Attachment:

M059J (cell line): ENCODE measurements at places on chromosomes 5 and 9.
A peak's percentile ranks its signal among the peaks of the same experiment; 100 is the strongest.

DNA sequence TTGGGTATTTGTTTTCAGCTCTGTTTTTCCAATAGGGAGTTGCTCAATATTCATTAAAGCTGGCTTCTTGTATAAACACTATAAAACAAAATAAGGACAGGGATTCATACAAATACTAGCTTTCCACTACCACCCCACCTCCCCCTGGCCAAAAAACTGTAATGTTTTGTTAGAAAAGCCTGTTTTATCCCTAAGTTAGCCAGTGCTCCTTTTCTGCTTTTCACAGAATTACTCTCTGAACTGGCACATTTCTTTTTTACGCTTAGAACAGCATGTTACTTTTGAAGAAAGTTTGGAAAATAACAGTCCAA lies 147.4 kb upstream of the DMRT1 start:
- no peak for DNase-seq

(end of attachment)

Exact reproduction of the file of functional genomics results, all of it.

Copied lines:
M059J (cell line): ENCODE measurements at places on chromosomes 5 and 9.
A peak's percentile ranks its signal among the peaks of the same experiment; 100 is the strongest.

DNA sequence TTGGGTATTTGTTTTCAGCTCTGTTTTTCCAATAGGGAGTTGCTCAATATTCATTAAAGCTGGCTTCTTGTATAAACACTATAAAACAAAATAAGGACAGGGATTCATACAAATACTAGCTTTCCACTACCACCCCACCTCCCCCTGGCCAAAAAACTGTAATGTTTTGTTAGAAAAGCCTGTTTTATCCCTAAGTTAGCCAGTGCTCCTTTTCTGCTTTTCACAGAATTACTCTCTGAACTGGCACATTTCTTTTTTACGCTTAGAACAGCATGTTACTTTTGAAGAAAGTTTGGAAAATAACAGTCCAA lies 147.4 kb upstream of the DMRT1 start:
- no peak for DNase-seq